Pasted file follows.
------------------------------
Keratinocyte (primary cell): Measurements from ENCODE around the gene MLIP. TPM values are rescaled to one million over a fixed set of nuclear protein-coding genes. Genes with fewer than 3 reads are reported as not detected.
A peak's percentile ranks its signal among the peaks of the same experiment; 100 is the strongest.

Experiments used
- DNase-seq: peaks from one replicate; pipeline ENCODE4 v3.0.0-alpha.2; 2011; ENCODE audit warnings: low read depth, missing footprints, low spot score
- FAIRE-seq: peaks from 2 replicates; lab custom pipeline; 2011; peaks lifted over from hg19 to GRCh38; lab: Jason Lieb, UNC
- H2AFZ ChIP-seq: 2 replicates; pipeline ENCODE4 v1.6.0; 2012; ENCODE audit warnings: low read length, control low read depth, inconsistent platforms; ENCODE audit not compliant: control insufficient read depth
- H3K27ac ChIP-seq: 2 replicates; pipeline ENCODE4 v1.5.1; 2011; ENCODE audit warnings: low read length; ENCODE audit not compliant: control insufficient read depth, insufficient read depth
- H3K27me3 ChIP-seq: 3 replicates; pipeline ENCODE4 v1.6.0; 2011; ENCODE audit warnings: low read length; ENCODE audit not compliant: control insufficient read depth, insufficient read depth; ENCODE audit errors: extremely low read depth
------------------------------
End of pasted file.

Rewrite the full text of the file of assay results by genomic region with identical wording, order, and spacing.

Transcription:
Keratinocyte (primary cell): Measurements from ENCODE around the gene MLIP. TPM values are rescaled to one million over a fixed set of nuclear protein-coding genes. Genes with fewer than 3 reads are reported as not detected.
A peak's percentile ranks its signal among the peaks of the same experiment; 100 is the strongest.

Experiments used
- DNase-seq: peaks from one replicate; pipeline ENCODE4 v3.0.0-alpha.2; 2011; ENCODE audit warnings: low read depth, missing footprints, low spot score
- FAIRE-seq: peaks from 2 replicates; lab custom pipeline; 2011; peaks lifted over from hg19 to GRCh38; lab: Jason Lieb, UNC
- H2AFZ ChIP-seq: 2 replicates; pipeline ENCODE4 v1.6.0; 2012; ENCODE audit warnings: low read length, control low read depth, inconsistent platforms; ENCODE audit not compliant: control insufficient read depth
- H3K27ac ChIP-seq: 2 replicates; pipeline ENCODE4 v1.5.1; 2011; ENCODE audit warnings: low read length; ENCODE audit not compliant: control insufficient read depth, insufficient read depth
- H3K27me3 ChIP-seq: 3 replicates; pipeline ENCODE4 v1.6.0; 2011; ENCODE audit warnings: low read length; ENCODE audit not compliant: control insufficient read depth, insufficient read depth; ENCODE audit errors: extremely low read depth